Porsche Show Inside Saab’s Future With ‘Thrilling Contradictions’ Ad Contest

[hr] [dropcap]Porsche[/dropcap] is the undoubted leader in social media amongst the car companies that I keep an eye on. That list is fairly short, by the way, but Porsche are at the top of it with a big gap to whoever might be considered in second place.

I get updates about new videos from Porsche on Youtube nearly every day. They must be spending heaps of money on this. 50% of the time I just flick them straight to the trash but this morning I was compelled to watch their latest upload: “Fire and Ice”.

Before I show you that video, old Saabs United readers might recall an unofficial advertising competition I ran on Saabs United back in 2010. It was the biggest competition I ever ran with a $500 cash prize plus other sponsors product. The competition attracted over 500 entries.

Contestants had to design their own print advertisement for Saab and the quality of submissions was – mostly – very high. Here are the top three as voted by the readership of SU at the time:

Finalist4

Finalist6

Finalist14

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That’s pretty good for a bunch of fans, only some of whom had any computer graphics skills.

This idea of crowd-sourcing promotional content and building enthusiasm was one that I would have liked to take further on Inside Saab (the website I ran for Saab Automobile in 2011). I would have loved to extend it beyond just print ads, though. The natural progression for a contest like that would have been to video.

There are more and more amateur filmmakers nowadays and the technology to produce brilliant visuals only gets cheaper and more accessible. That means more and more people have a chance to show their vision, creativity and capability. The right company, doing it the right way, has a great opportunity to harness that.

Porsche didn’t exactly crowd-source with the ‘Thrilling Contradictions’ competition:

In an effort to bring-to-life the Panamera motto of “Thrilling Contradictions,” Porsche challenged 10 emerging filmmakers to create 60 second mini films with their interpretation of the tagline. As a reward for all their hard work and creativity the filmmakers were awarded a trip to the Chicago International Film Festival and had their films aired in Spotlight Cinema Networks movie theaters around the US. Blue Engine worked with Porsche and Spotlight to fulfill the contest.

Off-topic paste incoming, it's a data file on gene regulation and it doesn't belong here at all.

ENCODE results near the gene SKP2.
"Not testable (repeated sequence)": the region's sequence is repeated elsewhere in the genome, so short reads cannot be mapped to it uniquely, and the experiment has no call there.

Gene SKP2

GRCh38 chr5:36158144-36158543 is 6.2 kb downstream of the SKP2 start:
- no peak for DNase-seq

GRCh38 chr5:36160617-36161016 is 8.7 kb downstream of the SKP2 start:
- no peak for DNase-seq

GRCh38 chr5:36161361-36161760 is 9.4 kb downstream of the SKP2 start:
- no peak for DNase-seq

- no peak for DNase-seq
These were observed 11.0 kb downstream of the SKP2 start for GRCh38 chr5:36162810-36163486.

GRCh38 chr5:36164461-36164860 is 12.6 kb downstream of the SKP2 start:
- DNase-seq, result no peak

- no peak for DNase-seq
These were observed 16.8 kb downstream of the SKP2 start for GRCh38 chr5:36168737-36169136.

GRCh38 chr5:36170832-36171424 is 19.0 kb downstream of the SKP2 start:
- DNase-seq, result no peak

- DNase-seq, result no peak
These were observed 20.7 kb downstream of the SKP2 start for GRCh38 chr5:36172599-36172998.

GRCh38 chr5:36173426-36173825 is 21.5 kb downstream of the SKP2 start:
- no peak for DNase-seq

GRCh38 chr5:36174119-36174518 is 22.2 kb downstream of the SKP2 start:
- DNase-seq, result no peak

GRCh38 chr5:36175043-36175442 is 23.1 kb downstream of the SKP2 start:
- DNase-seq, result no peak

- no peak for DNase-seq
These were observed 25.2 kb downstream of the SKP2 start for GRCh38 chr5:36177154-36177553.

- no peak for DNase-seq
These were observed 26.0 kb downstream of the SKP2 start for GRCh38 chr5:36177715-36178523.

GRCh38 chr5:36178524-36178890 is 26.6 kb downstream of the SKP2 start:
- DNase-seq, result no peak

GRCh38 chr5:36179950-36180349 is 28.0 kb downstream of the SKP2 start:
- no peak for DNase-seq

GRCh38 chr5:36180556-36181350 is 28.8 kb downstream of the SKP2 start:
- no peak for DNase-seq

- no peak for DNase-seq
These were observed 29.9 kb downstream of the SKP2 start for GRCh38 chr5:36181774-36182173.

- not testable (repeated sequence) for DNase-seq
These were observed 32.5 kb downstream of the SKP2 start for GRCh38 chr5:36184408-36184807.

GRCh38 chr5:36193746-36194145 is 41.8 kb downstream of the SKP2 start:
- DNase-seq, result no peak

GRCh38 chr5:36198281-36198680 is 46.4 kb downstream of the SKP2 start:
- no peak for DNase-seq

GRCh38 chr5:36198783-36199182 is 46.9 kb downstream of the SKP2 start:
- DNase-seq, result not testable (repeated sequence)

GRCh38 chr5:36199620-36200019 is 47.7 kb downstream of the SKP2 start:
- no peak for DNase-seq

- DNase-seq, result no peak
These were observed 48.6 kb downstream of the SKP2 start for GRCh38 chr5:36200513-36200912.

Here’s the winner of the competition. It’s called Fire and Ice.

Porsche maximised their return and minimised the time spent sorting through entries by selecting their own filmmakers to participate in the competition.

If they’d opened it up to the public, however, I’m sure YouTube would have been flooded with ‘Thrilling Contradictions’ videos (Porsche has millions of Facebook fans, remember, many of whom are very enthusiastic owners). There would have been some junk amongst them but the buzz they could have generated with this would have been interesting to see.

There’s always a chance that crowd-sourced competitions can go wrong. Who can forget GM’s effort where they allowed the public to create their own ads for the Chevy Tahoe using pre-formatted clips and free text insertion?

But there are ways to structure and filter a competition like this. Properly managed, it can produce some amazing stuff and really leverage the creativity of your enthusiast base.

I’d have loved to take Inside Saab to that level. Porsche have done it – to a degree – with the Thrilling Contradictions video competition. I’d love to see a car company do it properly in the future.

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4 Comments

  1. You didn’t???!!

    Where the heck did it go? It was sent. Maybe I should have used a different service but Australia Post is pretty reliable.

    Apologies for that. I can get some more from Matt and send it again. Email me your address and I’ll take care of it, Chris. My apologies.

  2. You’ll find a lot of creatives are staunchly against crowd sourcing, as it devalues the job and undermines the work. A bit like asking you to write for Saab for free – but just think of the exposure! It’s a dangerous game and open to a rather large backlash. If you ask fans that’s a bit different but it couldn’t replace the big picture thinking that you get from a good agency.

    1. I can see where they’re coming from, for sure. There’d have to be a way to get them on board, though. Designing the competition, setting the parameters, etc.

      Delicate balance, but plenty of potential.

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